Decline in migratory birds at Mathura wetland - Hindustan Times
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Decline in migratory birds at Mathura wetland

Jan 24, 2024 10:21 PM IST

The census revealed that there was a fall both in number of species and total number of birds at this recently identified wetland in the border area of Agra and Mathura . The decline was attributed to global climate change impact, lesser monsoon rainfall and later winter.

Agra : Documentation during Wetlands International’s annual Asian Waterbird Census has revealed shortfall in number of species of migratory birds and their total number at Jodhpur Jhal, the 151-acre wetland in Mathura district .

Bar-headed geese. (Sourced)
Bar-headed geese. (Sourced)

The census revealed that there was a fall both in number of species and total number of birds at this recently identified wetland in the border area of Agra and Mathura . The decline was attributed to global climate change impact, lesser monsoon rainfall and later winter.

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A survey report of Asian Waterbird Census (AWC) at Jodhpur Jhal in Mathura recorded fewer waterbirds this year as compared to past years.

“Water birds are the key indicators of a wetland’s health and prevelant ecological conditions. A wetland provides roosting and foraging habitat for wetland birds. Global climate change, lesser rainfall often leave the wetland dried up, or lower the water level . A delayed winter slows down or delays migration of long distant migratory water birds,” said T K Roy, ecologist and ornithologist working as AWC Delhi state coordinator for Wetlands International South Asia. “In collaboration with Biodiversity Research & Development Society, Agra and in active participation of the PhD scholar volunteers from Dr B R Ambedkar University, Agra the fourth AWC 2024 was carried out at Jodhpur Jhal on January 16 by the AWC State Coordinator Delhi, Wetlands International South Asia (WISA),” said Roy.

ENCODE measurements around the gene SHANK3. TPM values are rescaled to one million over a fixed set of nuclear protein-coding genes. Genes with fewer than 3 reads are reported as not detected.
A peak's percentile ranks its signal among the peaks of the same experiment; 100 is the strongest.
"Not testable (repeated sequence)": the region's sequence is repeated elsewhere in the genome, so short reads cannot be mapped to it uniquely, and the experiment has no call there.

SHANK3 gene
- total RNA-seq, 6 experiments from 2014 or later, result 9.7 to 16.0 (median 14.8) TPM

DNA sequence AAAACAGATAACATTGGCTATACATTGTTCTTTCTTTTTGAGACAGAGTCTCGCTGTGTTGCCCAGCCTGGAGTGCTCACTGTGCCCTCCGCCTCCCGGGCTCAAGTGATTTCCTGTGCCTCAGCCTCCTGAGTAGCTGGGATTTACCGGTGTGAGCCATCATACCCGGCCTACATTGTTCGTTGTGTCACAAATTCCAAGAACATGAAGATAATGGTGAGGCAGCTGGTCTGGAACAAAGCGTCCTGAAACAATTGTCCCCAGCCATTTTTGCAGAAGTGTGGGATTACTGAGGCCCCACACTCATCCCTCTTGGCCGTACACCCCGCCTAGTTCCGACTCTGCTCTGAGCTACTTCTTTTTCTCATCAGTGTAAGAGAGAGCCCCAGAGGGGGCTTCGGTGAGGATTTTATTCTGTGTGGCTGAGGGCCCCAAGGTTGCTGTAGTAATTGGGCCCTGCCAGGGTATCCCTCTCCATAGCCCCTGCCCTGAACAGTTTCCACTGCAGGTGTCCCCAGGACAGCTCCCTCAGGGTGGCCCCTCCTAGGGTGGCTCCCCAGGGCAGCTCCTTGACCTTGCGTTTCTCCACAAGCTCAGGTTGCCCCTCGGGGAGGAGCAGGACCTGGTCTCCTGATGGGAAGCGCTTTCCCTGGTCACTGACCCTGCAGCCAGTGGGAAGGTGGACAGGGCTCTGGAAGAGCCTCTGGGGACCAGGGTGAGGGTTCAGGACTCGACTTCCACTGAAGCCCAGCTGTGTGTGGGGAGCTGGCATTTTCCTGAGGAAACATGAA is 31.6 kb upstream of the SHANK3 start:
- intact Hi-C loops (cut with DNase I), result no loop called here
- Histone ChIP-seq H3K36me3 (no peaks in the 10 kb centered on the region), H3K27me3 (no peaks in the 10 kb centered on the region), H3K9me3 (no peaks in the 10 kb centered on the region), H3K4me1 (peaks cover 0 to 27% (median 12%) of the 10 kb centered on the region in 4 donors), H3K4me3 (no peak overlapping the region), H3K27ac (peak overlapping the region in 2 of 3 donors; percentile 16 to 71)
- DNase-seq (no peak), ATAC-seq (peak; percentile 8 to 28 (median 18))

There were 45 species this year at Jodhpur Jhal as compared to 54 species that landed in 2023 at this habitat . These 45 species included 19 resident species and 26 species from other parts of the continent and Europe. Last year, there were 22 resident species and 32 species from outside the country, said Roy.

“However, there was a fall in the number of migratory birds reaching this water ody. When compared to 1,758 waterbirds arriving in 2023, there were only 932 waterbirds this year,” highlighted Roy, who led the survey at Soor Sarovar on January 16.

Roy opined that the water level at Jodhpur Jhal was also low , which lessened the number of birds which swim, but number of birds walking on water surface remained steady this year.

Wetlands International’s annual ‘Asian Waterbird Census’ helped promote designation and management of internationally important sites such as nationally protected areas, Ramsar Sites and Sites, claimed the ecologist.

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  • ABOUT THE AUTHOR
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    Hemendra Chaturvedi is based in Agra serving as a Principal Correspondent, covering districts of Agra and Aligarh division of western Uttar Pradesh. He has been with HT since 1992 and has completed 25 year of association with HT.

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